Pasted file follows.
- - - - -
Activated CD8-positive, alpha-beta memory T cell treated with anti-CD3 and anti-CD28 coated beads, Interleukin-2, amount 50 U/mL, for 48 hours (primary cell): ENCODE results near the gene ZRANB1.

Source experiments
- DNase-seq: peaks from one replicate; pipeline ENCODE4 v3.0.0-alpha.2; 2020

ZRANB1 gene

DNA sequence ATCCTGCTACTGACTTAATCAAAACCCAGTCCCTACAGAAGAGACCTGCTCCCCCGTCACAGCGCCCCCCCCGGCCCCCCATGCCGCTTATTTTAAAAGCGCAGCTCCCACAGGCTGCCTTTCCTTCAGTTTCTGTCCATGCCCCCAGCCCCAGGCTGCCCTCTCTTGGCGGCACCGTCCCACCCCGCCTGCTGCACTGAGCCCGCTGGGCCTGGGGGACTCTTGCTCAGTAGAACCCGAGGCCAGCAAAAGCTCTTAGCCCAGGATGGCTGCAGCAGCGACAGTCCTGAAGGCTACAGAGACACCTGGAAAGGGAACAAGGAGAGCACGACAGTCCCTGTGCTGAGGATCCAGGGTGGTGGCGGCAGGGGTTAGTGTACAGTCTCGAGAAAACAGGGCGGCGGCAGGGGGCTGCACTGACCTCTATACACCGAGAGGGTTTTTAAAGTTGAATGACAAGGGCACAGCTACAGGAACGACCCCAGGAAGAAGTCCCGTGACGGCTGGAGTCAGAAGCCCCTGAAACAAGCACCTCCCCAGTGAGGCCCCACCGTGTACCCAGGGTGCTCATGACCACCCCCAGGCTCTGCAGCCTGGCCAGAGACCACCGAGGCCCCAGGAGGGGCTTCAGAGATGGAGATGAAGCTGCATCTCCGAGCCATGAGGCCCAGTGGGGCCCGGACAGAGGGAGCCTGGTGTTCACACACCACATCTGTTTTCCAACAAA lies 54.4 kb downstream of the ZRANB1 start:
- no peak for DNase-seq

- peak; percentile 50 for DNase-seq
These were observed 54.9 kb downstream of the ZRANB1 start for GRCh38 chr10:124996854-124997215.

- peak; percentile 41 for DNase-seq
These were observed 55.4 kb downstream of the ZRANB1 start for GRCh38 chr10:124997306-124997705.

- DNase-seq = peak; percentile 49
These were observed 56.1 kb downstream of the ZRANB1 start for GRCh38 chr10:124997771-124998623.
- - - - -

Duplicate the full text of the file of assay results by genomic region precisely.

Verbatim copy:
Activated CD8-positive, alpha-beta memory T cell treated with anti-CD3 and anti-CD28 coated beads, Interleukin-2, amount 50 U/mL, for 48 hours (primary cell): ENCODE results near the gene ZRANB1.

Source experiments
- DNase-seq: peaks from one replicate; pipeline ENCODE4 v3.0.0-alpha.2; 2020

ZRANB1 gene

DNA sequence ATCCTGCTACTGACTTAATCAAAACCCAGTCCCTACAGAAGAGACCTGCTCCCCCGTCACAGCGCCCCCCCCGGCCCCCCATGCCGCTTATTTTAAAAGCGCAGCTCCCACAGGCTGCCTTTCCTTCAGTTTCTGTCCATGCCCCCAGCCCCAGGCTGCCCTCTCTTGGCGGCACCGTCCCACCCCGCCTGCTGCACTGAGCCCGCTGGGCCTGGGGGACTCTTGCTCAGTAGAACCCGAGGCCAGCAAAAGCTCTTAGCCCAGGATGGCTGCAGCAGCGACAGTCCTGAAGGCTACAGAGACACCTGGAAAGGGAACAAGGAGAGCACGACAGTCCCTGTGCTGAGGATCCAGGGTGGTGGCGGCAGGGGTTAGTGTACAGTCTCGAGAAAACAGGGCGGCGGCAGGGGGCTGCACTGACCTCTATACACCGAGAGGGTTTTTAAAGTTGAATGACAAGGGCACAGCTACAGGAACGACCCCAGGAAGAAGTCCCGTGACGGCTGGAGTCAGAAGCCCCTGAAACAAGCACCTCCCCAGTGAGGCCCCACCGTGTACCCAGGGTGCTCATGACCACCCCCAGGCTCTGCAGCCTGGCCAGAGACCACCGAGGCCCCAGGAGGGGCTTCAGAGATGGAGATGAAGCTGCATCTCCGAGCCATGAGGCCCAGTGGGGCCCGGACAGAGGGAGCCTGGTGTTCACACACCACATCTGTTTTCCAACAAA lies 54.4 kb downstream of the ZRANB1 start:
- no peak for DNase-seq

- peak; percentile 50 for DNase-seq
These were observed 54.9 kb downstream of the ZRANB1 start for GRCh38 chr10:124996854-124997215.

- peak; percentile 41 for DNase-seq
These were observed 55.4 kb downstream of the ZRANB1 start for GRCh38 chr10:124997306-124997705.

- DNase-seq = peak; percentile 49
These were observed 56.1 kb downstream of the ZRANB1 start for GRCh38 chr10:124997771-124998623.